Writings - Oscilloscope and Stepper Motor Fun

Niek Sanders, July 2021

A week ago I purchased a Rigol 1054Z oscilloscope. Since then I've had fun measuring all sorts of stuff: bounce in switches, the PWM outputs of my Pi Pico, voltage spikes in a 555 astable timer, etc.

I decided to visualize how my Raspberry Pi Pico controls a 28BYJ-48 stepper motor. I already had code laying around, and I thought it worked fine. This was my first opportunity to use all four probes at once.

Experiment setup of stepper wired to oscilloscope.

It was immediately evident that something was wrong. My "working" C code should have been bringing one input high at a time.

Incorrect signal output on scope, 4 channel view.

The happily spinning motor had misled me into believing my code was correct. The sadness is clearer when turning off two channels:

Incorrect signal output on scope, 2 channel view.

Squinting at my code, the culprit was obvious. I'd accidently shadowed the int cur = 0; inside my while loop. This is also where I discovered that the CMake example I'd used didn't include -Wall by default.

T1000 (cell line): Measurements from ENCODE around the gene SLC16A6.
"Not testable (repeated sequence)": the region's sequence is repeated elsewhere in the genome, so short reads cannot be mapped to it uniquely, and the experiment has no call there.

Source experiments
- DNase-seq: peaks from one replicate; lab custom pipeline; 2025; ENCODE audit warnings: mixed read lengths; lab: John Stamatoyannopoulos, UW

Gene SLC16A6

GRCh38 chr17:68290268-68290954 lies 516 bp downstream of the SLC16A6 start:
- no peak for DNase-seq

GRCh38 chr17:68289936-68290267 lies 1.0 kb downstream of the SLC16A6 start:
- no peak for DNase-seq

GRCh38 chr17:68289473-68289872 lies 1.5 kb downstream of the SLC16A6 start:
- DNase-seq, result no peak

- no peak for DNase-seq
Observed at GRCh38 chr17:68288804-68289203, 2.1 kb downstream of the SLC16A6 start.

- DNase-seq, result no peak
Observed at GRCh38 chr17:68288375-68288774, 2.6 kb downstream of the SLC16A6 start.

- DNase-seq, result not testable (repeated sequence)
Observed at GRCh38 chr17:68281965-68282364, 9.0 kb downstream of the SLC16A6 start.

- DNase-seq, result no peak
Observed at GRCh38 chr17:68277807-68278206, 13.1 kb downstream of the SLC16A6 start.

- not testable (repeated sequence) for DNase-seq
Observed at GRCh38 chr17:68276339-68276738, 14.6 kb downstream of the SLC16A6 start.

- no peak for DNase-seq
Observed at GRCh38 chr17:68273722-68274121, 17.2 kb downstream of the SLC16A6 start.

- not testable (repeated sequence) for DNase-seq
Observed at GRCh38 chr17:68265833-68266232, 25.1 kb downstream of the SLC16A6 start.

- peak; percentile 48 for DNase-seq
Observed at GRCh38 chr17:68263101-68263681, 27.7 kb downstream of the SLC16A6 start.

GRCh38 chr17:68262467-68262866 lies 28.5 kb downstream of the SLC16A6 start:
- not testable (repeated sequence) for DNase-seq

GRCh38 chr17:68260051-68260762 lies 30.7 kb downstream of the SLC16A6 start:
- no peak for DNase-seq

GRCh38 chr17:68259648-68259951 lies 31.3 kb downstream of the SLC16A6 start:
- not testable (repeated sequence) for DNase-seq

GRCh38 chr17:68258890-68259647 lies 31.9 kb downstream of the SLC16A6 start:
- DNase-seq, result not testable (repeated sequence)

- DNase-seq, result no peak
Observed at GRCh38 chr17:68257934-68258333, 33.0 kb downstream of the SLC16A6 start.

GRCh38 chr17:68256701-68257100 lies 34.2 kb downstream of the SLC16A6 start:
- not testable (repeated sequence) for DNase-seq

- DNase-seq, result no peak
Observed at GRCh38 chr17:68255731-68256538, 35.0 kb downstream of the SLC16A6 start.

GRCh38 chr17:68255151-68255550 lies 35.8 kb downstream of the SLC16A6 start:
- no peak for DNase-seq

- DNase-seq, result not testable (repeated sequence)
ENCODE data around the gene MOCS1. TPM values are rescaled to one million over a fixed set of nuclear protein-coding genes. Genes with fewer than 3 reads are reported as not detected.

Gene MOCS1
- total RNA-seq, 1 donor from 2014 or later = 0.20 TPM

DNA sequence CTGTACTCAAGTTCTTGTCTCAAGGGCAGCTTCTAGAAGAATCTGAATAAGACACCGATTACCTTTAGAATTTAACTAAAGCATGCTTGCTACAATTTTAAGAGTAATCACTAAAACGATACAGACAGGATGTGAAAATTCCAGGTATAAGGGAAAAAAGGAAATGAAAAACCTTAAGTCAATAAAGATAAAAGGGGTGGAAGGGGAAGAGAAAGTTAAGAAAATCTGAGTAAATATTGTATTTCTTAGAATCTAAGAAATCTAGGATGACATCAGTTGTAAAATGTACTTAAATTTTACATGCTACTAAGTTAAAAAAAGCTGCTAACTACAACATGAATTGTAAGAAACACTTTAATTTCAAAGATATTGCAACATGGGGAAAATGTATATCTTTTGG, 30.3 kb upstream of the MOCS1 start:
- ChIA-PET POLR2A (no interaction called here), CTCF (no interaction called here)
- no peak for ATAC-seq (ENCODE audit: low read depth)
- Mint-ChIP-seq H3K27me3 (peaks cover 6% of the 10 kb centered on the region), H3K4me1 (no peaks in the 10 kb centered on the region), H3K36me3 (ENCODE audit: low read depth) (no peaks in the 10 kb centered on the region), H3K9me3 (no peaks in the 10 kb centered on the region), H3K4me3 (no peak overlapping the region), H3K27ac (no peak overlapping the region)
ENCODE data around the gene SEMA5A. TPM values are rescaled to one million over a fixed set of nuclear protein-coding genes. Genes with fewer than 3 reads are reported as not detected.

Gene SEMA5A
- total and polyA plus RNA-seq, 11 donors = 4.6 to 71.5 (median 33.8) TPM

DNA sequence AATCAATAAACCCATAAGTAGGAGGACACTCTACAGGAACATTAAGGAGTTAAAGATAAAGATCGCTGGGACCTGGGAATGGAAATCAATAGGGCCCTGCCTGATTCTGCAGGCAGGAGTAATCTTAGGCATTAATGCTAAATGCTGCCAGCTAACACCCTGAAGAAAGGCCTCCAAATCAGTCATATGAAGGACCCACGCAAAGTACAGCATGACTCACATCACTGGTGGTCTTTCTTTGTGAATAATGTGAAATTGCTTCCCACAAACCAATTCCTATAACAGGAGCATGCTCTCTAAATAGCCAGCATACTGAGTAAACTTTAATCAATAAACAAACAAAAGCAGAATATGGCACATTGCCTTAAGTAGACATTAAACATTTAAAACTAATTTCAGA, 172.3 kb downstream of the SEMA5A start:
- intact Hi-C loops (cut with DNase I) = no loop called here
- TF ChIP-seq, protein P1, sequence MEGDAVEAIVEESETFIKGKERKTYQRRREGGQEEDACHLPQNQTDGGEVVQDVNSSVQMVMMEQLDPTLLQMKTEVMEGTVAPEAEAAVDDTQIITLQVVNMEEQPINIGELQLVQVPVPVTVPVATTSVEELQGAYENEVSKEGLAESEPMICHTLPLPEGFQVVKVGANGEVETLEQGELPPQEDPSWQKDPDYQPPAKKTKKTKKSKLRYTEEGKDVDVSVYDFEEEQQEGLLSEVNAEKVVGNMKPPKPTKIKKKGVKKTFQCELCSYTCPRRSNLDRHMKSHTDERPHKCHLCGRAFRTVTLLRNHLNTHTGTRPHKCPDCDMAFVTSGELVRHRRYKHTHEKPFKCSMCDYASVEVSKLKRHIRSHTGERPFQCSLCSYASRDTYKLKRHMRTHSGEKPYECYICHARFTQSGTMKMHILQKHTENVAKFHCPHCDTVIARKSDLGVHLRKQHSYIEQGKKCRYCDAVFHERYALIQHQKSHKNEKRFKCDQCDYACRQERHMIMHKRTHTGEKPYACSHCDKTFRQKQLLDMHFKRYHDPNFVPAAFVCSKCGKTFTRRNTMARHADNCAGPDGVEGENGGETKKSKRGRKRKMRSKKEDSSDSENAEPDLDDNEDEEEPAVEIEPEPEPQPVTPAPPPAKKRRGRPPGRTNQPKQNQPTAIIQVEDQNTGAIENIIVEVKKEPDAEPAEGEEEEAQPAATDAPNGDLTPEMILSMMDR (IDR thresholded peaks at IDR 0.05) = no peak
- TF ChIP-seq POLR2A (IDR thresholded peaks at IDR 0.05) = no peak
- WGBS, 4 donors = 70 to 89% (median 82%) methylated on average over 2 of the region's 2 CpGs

// configure GPIO pins for output uint pmask = (1<<IN1) | (1<<IN2) | (1<<IN3) | (1<<IN4); gpio_init_mask(pmask); gpio_set_dir_out_masked(pmask); // initial energized state int cur = 0; gpio_put(pins[cur], GPIO_ON); while ( true ) { sleep_ms(3); int pre = cur; int cur = (cur + 1) % 4; uint toggle_mask = (1<<pins[pre]) | (1<<pins[cur]); gpio_xor_mask(toggle_mask); }

I removed the errant int specifier. Lo, with the code fixed, the scope looks like you'd expect:

Correct signal output on scope, 4 channel view.

This was my first real defect debugged with a scope.

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